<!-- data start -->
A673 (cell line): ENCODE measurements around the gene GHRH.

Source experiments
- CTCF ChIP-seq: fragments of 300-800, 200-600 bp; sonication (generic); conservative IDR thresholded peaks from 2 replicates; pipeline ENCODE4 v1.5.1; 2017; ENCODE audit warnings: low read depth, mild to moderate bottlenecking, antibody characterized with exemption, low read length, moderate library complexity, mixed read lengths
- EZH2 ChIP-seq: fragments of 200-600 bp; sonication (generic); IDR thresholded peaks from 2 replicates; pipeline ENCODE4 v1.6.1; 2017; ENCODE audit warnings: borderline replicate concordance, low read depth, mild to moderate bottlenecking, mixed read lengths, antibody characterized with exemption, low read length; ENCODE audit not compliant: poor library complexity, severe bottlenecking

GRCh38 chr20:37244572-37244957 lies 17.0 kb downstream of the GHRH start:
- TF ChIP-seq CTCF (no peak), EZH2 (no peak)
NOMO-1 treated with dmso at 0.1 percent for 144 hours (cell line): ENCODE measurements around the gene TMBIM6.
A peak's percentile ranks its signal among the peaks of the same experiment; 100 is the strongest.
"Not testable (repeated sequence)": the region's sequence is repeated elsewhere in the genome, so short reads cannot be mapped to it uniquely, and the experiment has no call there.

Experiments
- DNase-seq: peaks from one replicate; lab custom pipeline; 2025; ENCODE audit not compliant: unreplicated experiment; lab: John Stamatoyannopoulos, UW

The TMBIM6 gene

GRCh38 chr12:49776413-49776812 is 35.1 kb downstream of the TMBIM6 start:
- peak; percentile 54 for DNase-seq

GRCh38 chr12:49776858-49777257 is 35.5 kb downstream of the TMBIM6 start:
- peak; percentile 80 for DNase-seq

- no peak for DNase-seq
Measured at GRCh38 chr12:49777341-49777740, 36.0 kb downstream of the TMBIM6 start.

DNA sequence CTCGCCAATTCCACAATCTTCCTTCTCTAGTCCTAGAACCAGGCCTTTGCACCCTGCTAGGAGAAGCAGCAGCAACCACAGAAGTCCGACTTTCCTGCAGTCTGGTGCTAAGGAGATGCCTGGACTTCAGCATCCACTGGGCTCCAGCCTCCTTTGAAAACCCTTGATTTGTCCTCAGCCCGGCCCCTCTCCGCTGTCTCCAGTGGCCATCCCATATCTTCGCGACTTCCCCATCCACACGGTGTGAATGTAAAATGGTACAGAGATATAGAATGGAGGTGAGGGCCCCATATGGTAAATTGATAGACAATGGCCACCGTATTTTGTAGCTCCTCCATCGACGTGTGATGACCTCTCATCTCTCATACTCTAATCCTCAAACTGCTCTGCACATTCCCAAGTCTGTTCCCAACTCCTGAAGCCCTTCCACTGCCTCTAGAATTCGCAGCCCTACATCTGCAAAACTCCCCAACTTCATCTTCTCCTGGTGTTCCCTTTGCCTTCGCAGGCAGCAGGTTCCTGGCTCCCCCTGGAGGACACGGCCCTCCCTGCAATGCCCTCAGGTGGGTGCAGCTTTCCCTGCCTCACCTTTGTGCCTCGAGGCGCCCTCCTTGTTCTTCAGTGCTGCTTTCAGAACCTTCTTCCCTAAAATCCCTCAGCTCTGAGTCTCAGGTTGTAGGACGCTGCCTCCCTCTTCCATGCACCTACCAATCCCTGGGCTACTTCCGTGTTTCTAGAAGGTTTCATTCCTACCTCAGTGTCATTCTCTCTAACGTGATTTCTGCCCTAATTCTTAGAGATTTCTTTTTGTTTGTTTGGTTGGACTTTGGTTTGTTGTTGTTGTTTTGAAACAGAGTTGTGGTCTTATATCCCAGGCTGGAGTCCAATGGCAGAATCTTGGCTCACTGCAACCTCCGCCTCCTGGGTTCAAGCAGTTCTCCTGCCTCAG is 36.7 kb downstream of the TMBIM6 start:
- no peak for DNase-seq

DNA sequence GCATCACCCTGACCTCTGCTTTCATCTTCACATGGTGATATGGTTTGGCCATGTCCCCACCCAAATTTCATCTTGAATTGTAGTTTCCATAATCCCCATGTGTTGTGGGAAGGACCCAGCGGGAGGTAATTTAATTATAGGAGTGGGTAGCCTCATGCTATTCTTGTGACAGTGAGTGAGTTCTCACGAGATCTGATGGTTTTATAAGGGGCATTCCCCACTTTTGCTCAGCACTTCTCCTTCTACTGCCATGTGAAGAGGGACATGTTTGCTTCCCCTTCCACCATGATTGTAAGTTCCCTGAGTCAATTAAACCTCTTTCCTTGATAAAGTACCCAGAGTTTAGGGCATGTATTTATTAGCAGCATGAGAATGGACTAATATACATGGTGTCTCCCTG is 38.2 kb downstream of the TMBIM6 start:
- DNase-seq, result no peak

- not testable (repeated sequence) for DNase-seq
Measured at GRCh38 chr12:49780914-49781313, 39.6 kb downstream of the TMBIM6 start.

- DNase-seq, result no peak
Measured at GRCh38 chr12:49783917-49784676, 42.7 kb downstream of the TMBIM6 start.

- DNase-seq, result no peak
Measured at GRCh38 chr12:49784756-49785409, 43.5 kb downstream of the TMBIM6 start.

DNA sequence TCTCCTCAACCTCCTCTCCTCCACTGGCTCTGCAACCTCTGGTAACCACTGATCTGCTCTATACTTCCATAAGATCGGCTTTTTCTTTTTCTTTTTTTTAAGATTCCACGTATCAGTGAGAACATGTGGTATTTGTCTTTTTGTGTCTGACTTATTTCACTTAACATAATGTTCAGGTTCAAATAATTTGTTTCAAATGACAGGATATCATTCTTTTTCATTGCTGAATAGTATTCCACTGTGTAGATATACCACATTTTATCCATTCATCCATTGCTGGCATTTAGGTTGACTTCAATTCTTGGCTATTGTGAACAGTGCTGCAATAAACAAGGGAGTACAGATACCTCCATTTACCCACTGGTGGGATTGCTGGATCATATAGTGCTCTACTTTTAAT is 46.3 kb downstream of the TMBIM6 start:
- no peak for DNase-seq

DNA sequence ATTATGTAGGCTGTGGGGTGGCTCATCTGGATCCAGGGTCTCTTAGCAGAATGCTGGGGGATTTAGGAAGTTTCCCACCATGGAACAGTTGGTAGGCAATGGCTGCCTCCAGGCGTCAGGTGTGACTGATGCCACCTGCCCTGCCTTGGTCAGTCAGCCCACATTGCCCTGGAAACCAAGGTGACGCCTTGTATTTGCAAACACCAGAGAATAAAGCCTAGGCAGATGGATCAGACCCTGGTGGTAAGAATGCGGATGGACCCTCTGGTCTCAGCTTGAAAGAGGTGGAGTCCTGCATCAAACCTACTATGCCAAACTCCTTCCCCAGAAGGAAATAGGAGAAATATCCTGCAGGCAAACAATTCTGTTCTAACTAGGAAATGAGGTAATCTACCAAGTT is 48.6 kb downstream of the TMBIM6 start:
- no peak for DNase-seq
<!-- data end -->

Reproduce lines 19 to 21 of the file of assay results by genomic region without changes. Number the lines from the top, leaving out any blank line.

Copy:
DNA sequence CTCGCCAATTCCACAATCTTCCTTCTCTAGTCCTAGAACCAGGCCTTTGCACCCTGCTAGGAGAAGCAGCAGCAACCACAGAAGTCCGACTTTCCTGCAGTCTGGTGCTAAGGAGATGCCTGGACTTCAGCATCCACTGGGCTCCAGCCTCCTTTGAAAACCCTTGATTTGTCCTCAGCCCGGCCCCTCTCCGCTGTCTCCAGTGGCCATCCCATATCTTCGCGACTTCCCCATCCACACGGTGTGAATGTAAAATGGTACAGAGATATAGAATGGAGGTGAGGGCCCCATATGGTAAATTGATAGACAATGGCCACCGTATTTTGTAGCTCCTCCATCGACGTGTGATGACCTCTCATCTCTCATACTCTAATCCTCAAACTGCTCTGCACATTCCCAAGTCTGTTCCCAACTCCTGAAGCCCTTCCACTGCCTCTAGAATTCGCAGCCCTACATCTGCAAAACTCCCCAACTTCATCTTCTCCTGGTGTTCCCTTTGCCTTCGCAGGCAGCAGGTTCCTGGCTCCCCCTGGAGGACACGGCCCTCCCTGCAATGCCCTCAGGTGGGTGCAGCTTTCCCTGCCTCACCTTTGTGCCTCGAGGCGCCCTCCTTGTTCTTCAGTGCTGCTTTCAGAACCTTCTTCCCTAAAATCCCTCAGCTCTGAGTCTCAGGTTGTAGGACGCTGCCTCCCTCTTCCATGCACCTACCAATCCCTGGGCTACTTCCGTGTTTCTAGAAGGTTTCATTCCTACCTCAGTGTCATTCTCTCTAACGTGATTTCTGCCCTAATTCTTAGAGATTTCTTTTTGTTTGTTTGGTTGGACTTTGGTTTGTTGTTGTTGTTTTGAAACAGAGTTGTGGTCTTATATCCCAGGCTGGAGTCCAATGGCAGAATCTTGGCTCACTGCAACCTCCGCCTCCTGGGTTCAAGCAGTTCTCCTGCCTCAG is 36.7 kb downstream of the TMBIM6 start:
- no peak for DNase-seq

DNA sequence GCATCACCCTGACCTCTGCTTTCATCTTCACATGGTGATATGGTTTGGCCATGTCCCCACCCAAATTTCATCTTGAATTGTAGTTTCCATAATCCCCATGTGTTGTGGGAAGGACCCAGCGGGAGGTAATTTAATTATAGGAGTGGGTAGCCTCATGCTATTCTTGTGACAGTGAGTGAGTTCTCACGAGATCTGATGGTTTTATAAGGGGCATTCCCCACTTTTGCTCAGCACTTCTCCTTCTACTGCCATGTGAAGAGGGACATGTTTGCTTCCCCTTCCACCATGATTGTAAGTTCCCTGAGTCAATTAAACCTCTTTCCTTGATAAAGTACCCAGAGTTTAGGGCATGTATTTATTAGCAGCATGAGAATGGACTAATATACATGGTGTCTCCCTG is 38.2 kb downstream of the TMBIM6 start: